Run for governor is no race

Analysis: Less than six months before the primary election, there is one major-party candidate and no debate on issues.

March 14, 2002|By David Nitkin | David Nitkin,SUN STAFF

Quick. Name the lone major-party candidate in the race to succeed Gov. Parris N. Glendening.

If you guessed Kathleen Kennedy Townsend, you're wrong.

The Democratic lieutenant governor still won't acknowledge she's campaigning. The correct answer is Republican Ross Z. Pierpont, an octogenarian who has run and lost 15 times during the past four decades.

With the primary election less than six months away, Maryland is experiencing a drought of candidates for governor and other top-tier elected offices. It's an odd occurrence in a state that prides itself on a spicy brand of politics, and one that contrasts sharply with states where September primaries are approaching.

In Florida, former Attorney General Janet Reno has been weaving her red pickup truck across the state's highways on a 15-day tour that is part of a quest to unseat Gov. Jeb Bush.

In New York, former Housing Secretary Andrew M. Cuomo and state Comptroller Carl McCall are deadlocked in a Democratic contest that party leaders fear will only help Gov. George E. Pataki win a third term.

And in Massachusetts, former Labor Secretary Robert B. Reich has assumed the outsider's role -- so outside that he failed a radio pop-quiz on naming the commonwealth's westernmost county -- in a five-way Democratic gubernatorial fight that includes the state treasurer and Senate president.

Maryland's lethargy extends beyond the governor's contest into other statewide offices and most of the eight congressional districts.

Comptroller William Donald Schaefer just turned 80, and Attorney General J. Joseph Curran Jr. is 70. But no one is willing to argue in public that these political legends, both Democrats, are past their prime, that the state could benefit from fresh ideas.

What gives?

In one sense, Townsend has frozen the entire Maryland political field, says Johns Hopkins University political science professor Matthew Crenson. Her prodigious fund raising -- $3.1 million on hand as of November and more than $6 million raised in all, according to her staff -- has scared away much of the competition for governor.

As a result, there's little movement among the members of Congress and county executives who might otherwise pounce at an open governor's seat. Glendening is barred from seeking a third term.

A possible exception is Rep. Robert L. Ehrlich Jr., the Timonium Republican whose continued postponement of a decision on running for governor has infuriated some party regulars.

Townsend's financial prowess "tends to put the quietus on a lot of people's ambitions," Crenson said. "It's like dominoes. People's political ambitions are all in a chain. The uncertainty cascades downward through the political food chain."

The air of inevitability surrounding Townsend influenced Montgomery County Executive Douglas M. Duncan and Baltimore County Executive C.A. Dutch Ruppersberger, two Democrats who spent months raising money and exploring a gubernatorial bid before bowing out last year.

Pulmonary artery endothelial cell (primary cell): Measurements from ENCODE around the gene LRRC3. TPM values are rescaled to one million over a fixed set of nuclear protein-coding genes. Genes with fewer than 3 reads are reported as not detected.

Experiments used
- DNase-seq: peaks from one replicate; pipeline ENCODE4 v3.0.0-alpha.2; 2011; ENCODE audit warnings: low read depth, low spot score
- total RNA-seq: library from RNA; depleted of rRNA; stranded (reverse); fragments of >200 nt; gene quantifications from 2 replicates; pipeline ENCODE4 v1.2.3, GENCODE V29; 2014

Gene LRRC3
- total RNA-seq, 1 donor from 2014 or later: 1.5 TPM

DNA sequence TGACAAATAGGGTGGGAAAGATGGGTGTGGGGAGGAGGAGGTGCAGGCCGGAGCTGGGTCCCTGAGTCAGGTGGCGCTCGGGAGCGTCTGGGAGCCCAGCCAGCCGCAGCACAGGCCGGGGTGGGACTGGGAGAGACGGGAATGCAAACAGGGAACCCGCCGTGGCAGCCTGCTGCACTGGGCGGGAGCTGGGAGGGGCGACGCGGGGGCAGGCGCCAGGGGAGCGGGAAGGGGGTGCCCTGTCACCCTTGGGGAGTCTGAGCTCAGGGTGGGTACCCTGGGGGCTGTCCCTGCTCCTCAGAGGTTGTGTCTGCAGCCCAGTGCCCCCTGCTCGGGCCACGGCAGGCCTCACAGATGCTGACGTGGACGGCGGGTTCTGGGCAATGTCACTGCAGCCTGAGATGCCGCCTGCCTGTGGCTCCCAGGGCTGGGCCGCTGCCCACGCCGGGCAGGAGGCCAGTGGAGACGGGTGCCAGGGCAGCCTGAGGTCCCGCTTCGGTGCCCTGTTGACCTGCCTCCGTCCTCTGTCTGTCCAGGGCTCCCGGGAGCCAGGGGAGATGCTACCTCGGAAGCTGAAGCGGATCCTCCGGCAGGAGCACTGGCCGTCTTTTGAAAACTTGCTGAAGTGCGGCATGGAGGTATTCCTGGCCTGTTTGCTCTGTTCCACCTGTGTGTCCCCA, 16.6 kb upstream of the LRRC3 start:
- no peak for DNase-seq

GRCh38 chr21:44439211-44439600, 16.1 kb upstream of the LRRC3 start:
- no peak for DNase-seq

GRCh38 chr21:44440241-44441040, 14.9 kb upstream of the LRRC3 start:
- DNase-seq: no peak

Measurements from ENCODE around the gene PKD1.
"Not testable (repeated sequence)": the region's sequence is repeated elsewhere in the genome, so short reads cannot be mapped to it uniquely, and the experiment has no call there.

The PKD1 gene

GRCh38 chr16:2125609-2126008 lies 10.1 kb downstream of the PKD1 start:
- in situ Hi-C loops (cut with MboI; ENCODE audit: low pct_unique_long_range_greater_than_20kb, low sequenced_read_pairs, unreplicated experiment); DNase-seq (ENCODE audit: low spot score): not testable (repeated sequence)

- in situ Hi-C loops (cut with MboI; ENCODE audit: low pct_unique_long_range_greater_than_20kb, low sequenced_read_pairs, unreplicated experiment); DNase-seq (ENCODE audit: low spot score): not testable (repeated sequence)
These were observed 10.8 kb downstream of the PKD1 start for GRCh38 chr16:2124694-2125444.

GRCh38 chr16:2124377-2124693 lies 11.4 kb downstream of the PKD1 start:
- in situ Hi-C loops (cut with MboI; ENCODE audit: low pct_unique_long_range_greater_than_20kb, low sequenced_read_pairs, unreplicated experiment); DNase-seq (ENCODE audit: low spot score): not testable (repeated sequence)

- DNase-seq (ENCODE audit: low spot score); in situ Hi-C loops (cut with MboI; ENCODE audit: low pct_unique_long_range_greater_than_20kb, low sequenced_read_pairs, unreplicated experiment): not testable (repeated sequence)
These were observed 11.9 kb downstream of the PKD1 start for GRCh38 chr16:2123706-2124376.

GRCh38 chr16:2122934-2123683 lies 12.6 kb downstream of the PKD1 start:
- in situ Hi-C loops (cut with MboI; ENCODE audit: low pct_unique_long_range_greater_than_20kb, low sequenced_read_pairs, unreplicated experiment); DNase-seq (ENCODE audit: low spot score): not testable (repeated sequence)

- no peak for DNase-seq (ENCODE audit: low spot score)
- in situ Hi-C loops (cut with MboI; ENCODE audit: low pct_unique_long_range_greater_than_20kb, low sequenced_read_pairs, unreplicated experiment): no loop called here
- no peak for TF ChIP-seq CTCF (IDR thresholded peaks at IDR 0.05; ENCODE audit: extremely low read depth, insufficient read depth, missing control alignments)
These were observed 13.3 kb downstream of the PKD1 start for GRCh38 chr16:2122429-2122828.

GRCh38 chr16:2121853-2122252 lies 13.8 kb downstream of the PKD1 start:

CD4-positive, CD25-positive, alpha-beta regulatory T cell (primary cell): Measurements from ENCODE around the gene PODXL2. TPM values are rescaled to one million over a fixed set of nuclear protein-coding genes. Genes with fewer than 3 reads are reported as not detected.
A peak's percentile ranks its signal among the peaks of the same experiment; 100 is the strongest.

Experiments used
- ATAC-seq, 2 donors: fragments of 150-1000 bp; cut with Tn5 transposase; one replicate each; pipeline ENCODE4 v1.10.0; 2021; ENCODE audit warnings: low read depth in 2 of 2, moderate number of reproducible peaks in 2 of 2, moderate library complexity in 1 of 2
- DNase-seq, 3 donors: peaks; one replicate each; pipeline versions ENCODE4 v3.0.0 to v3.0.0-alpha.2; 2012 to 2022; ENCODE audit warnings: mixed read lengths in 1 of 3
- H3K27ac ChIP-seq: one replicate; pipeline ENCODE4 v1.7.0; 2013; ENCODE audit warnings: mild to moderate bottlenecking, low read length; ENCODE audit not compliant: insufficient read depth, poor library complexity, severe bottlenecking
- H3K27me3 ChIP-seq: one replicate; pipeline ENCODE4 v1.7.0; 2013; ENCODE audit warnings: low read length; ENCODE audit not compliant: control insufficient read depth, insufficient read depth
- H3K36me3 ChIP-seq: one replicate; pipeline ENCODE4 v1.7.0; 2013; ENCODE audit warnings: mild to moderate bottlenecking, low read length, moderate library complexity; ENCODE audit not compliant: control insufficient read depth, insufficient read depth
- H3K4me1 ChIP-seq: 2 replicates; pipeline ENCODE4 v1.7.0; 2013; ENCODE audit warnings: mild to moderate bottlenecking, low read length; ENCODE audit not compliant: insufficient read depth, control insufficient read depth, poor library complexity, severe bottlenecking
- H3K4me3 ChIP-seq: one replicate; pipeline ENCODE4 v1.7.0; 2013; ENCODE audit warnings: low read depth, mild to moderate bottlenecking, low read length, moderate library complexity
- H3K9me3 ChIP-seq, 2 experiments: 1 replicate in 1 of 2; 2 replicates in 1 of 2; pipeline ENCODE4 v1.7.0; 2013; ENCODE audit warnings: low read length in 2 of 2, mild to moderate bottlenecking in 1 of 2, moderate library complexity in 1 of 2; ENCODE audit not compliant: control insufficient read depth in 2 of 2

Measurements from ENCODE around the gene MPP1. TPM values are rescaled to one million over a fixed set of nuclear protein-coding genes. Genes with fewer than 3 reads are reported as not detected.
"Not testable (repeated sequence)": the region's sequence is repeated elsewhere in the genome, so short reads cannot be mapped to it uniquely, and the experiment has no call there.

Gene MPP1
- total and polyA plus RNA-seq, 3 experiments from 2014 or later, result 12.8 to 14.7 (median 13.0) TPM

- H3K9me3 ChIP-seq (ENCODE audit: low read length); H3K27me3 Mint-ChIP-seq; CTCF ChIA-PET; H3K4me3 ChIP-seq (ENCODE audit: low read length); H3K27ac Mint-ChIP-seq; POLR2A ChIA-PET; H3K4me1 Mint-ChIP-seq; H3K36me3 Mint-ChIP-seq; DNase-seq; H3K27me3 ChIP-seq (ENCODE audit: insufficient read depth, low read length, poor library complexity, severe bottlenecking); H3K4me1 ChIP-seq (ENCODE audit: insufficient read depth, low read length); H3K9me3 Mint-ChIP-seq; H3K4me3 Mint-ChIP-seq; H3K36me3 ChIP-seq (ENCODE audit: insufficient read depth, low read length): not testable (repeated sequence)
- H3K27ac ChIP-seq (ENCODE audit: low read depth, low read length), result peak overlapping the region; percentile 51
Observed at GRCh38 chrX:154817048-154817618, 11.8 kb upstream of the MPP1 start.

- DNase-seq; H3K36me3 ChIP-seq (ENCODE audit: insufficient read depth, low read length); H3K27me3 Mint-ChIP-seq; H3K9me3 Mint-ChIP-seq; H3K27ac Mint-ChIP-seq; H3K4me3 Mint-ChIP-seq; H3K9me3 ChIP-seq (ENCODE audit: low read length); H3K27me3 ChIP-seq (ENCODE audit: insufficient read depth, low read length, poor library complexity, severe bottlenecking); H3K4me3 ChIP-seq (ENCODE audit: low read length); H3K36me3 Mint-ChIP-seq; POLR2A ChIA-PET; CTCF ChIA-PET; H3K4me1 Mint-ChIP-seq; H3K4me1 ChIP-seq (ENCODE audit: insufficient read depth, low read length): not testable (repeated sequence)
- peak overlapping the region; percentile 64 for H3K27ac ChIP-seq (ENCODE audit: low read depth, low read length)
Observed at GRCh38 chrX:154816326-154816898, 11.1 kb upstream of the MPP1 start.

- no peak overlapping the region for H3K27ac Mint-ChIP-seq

Baltimore Mayor Martin O'Malley is itching to enter the race, but must decide whether he has compiled a sufficient record during the past two years in office to move on.

Ehrlich, whose congressional district was radically altered by Glendening during redistricting, is under pressure from national Republicans to seek re-election to help the GOP maintain its slim edge in the House of Representatives. He knows he would face a difficult path in a state where a Republican hasn't won a governor's race since 1966.

Other politicians, such as term-limited Prince George's County Executive Wayne K. Curry and Montgomery County State's Attorney Douglas F. Gansler, are keeping their powder dry. Both covet higher office, and would like to be considered as running mates on the Democratic ticket. Neither appears willing to challenge Curran or Schaefer.

With no full-fledged campaigns filling airwaves and Rotary Club luncheons, Maryland voters have been deprived of debate on a range of issues such as smaller classes, cheaper prescription drugs and better policing.

O'Malley, who says he will announce his intentions after the legislative session ends April 8, has observed what he calls an "appalling silence on issues of critical public importance."

It is created, he said, by "the huge amount of money that has been raised by the heir apparent, combined with the desire of a lot of people in leadership positions [in Annapolis] to tape up the budget for a one-year quick fix before the election.

"There's no discussion about more effective government at the state level," O'Malley said. "There's no discussion about the size of the state work force. There's no discussion about doing away with this token Maryland tax cut."

Instead, the 2002 political season remains an insider's game of raising money, collecting endorsements and parsing statements to divine the intentions of would-be candidates.

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